Killing the Filibuster — Literally!

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U.S. Capitol building under construction. National Archives.

This past election season, one of the major issues up for debate was the filibuster. Were one party able to gain a super-majority in the Senate, it’s possible that they could end the age-old practice of filibustering: a senator speaking so long and without yielding the floor that they thereby prevent a vote on a given bill.

Little did pundits know that a century ago, someone literally tried to kill the filibuster. The filibuster-er. You know what we mean.

In his book Wicked Washington: Mysteries, Murder & Mayhem in America’s Capital, historian Troy Taylor takes us on a tour of the scurrilous, scandalous, and downright shocking accounts of bloodshed in the halls of power. Revisiting famous incidents such as the assassination of Abraham Lincoln and the duel between Hamilton and Burr, Taylor offers many lesser-known anecdotes as well: including the attempted murder of Wisconsin senator Robert M. Lafollette, directly on the Senate floor.

The murder of Philip Barton Key. Harper’s Weekly.

In May 1908, Lafollette was leading a filibuster against the Aldrich-Vreeland bill, a bill seeking to change currency policy. That day, on May 29, he began speaking around noon, and by evening began to request concoctions of milk and raw eggs from the Senate kitchen to keep up his strength. Around 10 or 11pm, Taylor records, Lafollette received his latest drink—but on downing it, he tasted something amiss and quickly discarded it. Lafollette was known as a senator of staunch integrity; if supporters of the bill in question could not buy his loyalty, might they find other ways of dispensing with him instead?

Yet the damage was done. Taylor: “A few minutes later, Lafollette, still leading the filibuster, began to feel nauseated. His symptoms quickly got worse. His stomach churned, his bowels rolled and shooting pains stabbed his abdomen. Although hunched over and wincing in pain, Lafollette refused to leave the Senate. Heroically, he stayed on for another half dozen hours. Finally, he surrendered at exactly 7:08 in the morning.”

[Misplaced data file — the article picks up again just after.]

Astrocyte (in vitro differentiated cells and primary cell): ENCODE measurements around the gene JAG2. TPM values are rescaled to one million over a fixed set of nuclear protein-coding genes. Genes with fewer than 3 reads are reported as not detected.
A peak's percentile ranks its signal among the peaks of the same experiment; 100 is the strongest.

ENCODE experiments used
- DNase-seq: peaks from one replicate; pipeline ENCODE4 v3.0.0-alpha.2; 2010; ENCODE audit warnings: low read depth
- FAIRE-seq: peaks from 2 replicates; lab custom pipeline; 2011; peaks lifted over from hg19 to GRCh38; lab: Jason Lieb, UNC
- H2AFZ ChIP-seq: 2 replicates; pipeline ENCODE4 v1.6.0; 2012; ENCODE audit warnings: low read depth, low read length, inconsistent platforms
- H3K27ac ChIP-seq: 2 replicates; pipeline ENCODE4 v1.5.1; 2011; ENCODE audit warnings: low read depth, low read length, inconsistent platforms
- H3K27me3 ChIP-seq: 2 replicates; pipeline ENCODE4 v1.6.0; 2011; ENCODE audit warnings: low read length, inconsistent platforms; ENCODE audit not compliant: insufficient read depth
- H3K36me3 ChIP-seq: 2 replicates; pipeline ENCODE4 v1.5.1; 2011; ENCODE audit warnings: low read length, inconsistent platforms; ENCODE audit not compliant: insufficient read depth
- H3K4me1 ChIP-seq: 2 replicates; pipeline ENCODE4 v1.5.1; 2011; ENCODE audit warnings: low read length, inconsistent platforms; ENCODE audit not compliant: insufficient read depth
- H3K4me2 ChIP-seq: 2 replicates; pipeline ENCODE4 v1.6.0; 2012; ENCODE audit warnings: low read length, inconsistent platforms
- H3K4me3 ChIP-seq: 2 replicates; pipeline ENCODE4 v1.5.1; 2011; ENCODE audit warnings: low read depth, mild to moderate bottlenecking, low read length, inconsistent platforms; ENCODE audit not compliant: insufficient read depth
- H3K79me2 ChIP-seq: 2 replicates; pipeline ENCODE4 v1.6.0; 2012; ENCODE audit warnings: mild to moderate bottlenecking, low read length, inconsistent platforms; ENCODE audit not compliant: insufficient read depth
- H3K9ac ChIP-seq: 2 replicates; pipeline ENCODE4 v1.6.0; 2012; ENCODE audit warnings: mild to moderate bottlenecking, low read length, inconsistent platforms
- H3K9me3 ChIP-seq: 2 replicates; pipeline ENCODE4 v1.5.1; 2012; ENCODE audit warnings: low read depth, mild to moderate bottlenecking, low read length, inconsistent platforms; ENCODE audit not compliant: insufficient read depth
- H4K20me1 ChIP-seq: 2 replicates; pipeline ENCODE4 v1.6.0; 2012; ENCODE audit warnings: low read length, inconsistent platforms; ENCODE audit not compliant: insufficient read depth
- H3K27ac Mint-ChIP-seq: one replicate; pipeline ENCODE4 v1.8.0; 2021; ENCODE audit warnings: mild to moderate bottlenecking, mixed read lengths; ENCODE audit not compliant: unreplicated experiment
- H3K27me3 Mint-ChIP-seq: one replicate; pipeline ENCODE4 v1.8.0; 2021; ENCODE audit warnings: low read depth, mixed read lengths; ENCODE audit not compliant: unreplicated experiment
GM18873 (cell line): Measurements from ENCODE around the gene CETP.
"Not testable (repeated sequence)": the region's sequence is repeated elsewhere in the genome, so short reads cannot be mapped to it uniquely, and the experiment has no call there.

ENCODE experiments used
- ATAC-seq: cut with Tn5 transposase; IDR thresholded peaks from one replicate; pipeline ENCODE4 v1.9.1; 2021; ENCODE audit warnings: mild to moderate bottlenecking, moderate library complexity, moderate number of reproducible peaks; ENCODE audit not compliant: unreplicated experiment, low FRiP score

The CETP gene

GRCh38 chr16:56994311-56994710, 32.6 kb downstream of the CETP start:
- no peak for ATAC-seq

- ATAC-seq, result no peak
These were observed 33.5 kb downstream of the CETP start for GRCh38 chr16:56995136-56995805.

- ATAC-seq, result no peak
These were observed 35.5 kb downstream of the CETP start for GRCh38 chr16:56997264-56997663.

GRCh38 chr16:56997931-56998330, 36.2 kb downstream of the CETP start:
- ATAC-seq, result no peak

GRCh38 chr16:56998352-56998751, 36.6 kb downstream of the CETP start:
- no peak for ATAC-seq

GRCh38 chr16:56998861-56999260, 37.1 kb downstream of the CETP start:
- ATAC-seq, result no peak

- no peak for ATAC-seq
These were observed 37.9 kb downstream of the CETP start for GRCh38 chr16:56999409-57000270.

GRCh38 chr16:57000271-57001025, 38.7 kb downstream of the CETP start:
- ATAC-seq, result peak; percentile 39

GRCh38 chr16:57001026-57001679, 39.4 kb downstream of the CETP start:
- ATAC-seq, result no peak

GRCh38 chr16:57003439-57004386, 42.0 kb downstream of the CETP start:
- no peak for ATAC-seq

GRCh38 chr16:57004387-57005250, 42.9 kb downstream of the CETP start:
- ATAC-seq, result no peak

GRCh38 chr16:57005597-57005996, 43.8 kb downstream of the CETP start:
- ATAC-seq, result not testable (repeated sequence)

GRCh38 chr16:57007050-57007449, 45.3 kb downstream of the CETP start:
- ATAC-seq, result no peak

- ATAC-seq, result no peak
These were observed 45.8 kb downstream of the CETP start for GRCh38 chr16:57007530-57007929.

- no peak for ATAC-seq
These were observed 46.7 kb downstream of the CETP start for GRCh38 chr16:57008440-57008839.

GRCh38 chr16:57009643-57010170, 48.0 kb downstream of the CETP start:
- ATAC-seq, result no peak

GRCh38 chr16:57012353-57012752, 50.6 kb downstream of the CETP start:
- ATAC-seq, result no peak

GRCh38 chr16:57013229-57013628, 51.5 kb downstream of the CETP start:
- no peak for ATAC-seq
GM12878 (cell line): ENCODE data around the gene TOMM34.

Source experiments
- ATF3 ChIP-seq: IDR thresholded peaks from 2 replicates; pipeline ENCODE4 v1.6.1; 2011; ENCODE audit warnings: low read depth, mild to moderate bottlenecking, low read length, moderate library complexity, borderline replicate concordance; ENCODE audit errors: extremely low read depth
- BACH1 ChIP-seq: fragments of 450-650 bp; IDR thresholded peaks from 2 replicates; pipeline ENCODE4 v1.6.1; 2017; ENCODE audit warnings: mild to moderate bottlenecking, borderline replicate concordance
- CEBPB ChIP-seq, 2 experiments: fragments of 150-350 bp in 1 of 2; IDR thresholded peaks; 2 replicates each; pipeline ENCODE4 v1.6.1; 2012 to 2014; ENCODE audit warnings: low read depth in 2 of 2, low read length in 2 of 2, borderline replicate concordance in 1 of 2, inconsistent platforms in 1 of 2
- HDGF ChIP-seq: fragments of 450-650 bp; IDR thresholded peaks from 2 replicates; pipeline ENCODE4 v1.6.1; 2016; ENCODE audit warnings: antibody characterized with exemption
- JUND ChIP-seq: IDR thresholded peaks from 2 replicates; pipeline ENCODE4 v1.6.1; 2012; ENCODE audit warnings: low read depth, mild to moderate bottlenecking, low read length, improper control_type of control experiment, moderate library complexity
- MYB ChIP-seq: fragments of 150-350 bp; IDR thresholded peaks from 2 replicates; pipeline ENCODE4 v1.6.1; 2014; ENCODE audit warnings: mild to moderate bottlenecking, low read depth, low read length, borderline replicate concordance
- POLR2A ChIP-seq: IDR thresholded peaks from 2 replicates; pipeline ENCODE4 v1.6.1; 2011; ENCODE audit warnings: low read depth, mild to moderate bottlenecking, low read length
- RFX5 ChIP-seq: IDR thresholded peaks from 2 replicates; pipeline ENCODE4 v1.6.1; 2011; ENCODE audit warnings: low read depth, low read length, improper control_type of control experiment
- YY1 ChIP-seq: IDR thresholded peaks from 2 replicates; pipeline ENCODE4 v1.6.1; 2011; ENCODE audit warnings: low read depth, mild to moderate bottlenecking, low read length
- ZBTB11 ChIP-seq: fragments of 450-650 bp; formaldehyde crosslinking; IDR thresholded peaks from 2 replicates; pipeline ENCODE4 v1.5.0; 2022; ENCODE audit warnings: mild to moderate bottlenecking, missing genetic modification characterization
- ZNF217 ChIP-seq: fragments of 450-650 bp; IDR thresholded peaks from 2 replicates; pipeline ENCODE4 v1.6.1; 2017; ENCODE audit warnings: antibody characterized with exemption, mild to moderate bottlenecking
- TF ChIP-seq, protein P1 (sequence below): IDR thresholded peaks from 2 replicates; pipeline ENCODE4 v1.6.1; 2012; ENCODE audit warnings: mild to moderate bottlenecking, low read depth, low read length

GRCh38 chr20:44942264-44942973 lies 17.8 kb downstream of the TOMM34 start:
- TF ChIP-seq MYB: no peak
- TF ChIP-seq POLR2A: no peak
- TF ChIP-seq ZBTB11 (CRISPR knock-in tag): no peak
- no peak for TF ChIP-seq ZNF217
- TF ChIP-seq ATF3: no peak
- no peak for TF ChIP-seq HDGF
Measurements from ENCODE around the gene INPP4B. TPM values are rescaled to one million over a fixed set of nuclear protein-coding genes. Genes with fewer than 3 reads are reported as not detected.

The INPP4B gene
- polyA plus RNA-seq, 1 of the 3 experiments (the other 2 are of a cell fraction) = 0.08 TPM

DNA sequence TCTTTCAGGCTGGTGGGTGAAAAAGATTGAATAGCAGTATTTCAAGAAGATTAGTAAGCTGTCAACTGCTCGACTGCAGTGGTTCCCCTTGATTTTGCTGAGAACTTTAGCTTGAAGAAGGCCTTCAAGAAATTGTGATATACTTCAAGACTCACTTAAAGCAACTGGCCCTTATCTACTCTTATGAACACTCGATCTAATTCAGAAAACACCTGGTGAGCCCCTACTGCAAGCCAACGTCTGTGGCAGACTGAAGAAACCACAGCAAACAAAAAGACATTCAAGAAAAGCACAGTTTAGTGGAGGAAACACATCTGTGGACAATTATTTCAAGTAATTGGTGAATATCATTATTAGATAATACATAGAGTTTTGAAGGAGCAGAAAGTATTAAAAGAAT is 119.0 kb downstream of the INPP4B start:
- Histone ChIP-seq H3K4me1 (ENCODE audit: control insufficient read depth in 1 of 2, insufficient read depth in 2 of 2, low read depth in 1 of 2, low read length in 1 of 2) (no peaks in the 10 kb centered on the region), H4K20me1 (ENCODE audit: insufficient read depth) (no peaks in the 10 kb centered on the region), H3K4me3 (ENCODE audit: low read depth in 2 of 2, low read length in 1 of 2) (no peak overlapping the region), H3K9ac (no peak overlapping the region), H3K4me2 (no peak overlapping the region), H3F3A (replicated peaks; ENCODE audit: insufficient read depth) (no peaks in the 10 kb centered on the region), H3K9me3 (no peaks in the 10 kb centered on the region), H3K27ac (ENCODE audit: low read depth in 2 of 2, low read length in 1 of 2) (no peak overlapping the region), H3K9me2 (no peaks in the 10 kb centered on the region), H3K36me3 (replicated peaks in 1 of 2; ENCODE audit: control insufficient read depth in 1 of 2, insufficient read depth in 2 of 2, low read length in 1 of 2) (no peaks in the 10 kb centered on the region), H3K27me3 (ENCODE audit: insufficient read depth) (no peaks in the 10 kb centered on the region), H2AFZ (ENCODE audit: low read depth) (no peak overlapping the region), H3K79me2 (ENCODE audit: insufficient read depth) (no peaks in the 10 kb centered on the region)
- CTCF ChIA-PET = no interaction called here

Map of the city of Washington, 1851. Lloyd Van Derveer, Camden, N.J.

According to Taylor, Lafollette—despite his ailments—had filibustered for nearly seventeen hours, a Senate record at the time. And his suspicions? Sending the suspect sample away to a lab, investigators found that Lafollette’s cocktail of raw egg and milk indeed contained a third ingredient: ptomaine, a deadly poison, with a dosage high enough to kill a grown man. Though no suspects were ever apprehended in the crime, the case made history nonetheless.

And perhaps the worst part of it all? All Lafollette’s misery was for nothing—damned if the bill didn’t pass.

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Wicked Washington: Mysteries, Murder & Mayhem in America's Capital

Wicked Washington: Mysteries, Murder & Mayhem in America’s Capital

An addictive and fascinating read that traces the criminal history of our nation’s capital, from the bloody site of the city’s most famous murder to dark deeds involving politicians from both sides of the aisle. Includes a look at the mysteries surrounding the Lincoln assassination, death by duels and the infamous Washington Vampire,